Writer: Rachel Wagstaff and Duncan Abel (based on the novel by Paula Hawkins)
Director: Anthony Banks
Reviewer: Joan Phillips
When The Girl on the Train was first published in 2015 it caused a publishing phenomenon on both sides of the Atlantic for author Paula Hawkins. It was quickly snapped up for adaptation on the big screen and became a hugely successful hit for actress Emily Blunt. This stage version, currently touring nationally, has been adapted from Hawkins’ original by Rachel Wagstaff and Duncan Abel.
The main character in this story is Rachel Watson (Samantha Womack), still commuting to work past her previous marital home, where ex, Tom (Adam Jackson-Smith), is now living with his second wife, Anna (Lowenna Melrose), and new baby. A few doors down from her previous home a new couple have moved in, the seemingly loved-up Scott Hipwell (Oliver Farnworth) and Megan (Kirsty Oswald). We know all this because Rachel watches them through the windows of their homes which back on to the railway line she uses. If she isn’t already beginning to sound like some unhealthy stalker, we soon find out it is worse than that. Rachel frequently turns up drunk at the home of her ex and his new family to abuse, and sometimes threaten, the new wife.
Raising our discomfort, even more, we learn that part of the reason for the breakdown of her marriage to Tom was her inability to have children. Even before the break-up, Rachel’s drinking had got out of hand, confessing to blackouts. Since the split, there seems hardly a moment when she is sober. The contrast with the life enjoyed by those where she used to live compared to the tiny, grimy, claustrophobic apartment she lives now tells us just how low Rachel has fallen. When Megan Hipwell is found brutally murdered in an alley not far from home, Rachel’s obsessive behaviour starts to look uncomfortably sinister.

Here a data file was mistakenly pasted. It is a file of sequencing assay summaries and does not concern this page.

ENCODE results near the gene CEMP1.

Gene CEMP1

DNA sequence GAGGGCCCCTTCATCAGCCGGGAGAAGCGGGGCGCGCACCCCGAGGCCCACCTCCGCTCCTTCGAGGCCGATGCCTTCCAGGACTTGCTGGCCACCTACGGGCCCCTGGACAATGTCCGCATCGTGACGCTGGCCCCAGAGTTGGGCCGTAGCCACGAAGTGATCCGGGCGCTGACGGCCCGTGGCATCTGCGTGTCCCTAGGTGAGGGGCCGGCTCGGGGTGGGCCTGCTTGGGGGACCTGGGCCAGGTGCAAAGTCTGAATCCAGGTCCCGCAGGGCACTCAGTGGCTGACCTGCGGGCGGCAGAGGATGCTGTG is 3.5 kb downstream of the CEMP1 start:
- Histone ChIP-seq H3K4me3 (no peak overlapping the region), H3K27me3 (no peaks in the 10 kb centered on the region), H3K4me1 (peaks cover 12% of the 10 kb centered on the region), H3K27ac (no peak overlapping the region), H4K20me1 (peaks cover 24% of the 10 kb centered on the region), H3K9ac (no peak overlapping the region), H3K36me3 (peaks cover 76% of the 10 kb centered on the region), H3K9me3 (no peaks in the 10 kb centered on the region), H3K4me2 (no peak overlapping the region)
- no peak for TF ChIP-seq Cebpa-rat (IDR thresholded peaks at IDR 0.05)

Enter D.I. Gaskill (John Dougall) who investigates the trail of suspects and motives, aided, or frustrated, by the unreliability of Rachel’s contradictory statements and her inability to explain her whereabouts at the moment of the murder or why she herself has head wounds. Add to this some very odd behaviour, as Rachel insinuates herself first into Scott’s trust, and then into Megan’s therapist’s confidence.
It is a perfect set up for a suspense-filled thriller. But oddly this stage version doesn’t quite pull it off. While we are introduced to the possible motives of each suspects there is never a moment when the suspicion lingers on anyone long enough. Neither, are there periods when we really believe either Rachel did it, or that she even believed she did it which is rather central to the plot of coercion. There is hardly a period when are we even asked to believe that the detective really believes she did it. It is an odd decision to have Rachel at all times fully two steps ahead of the detective – he is almost irrelevant. Neither is it explained what leads Rachel to the moment of realisation of what actually happened.
With suspicions not being allowed to linger on any one suspect at a time and seemingly moving with each scene change, audience tension is unable to rise and fall with each new revelation in the story and the opportunity for that huge rise in suspense as the story came to its crisis point does not fully materialise.
Samantha Womack, on stage throughout, puts in a solid performance as Rachel, successfully nuancing the changes of her emotional state as she gains control of her life, without ever being tempted to overplay her drunken state. James Cotterill’s set allows for scenes in Rachel’s grimy flat to swiftly contrast with the light and spacious homes she was more used to. Most dramatic is the use of Jack Knowles’ lighting to suggesting trains flashing past.
It is always great to see on the theatre’s season schedule a good story of intrigue and suspense in there among the musicals, ballets, operas and dramas. The stage version of The Girl on the Train doesn’t quite bring you to the edge of your seat, but it gets very close.
Runs until Saturday 5th October then touring | Image: Manuel Harlan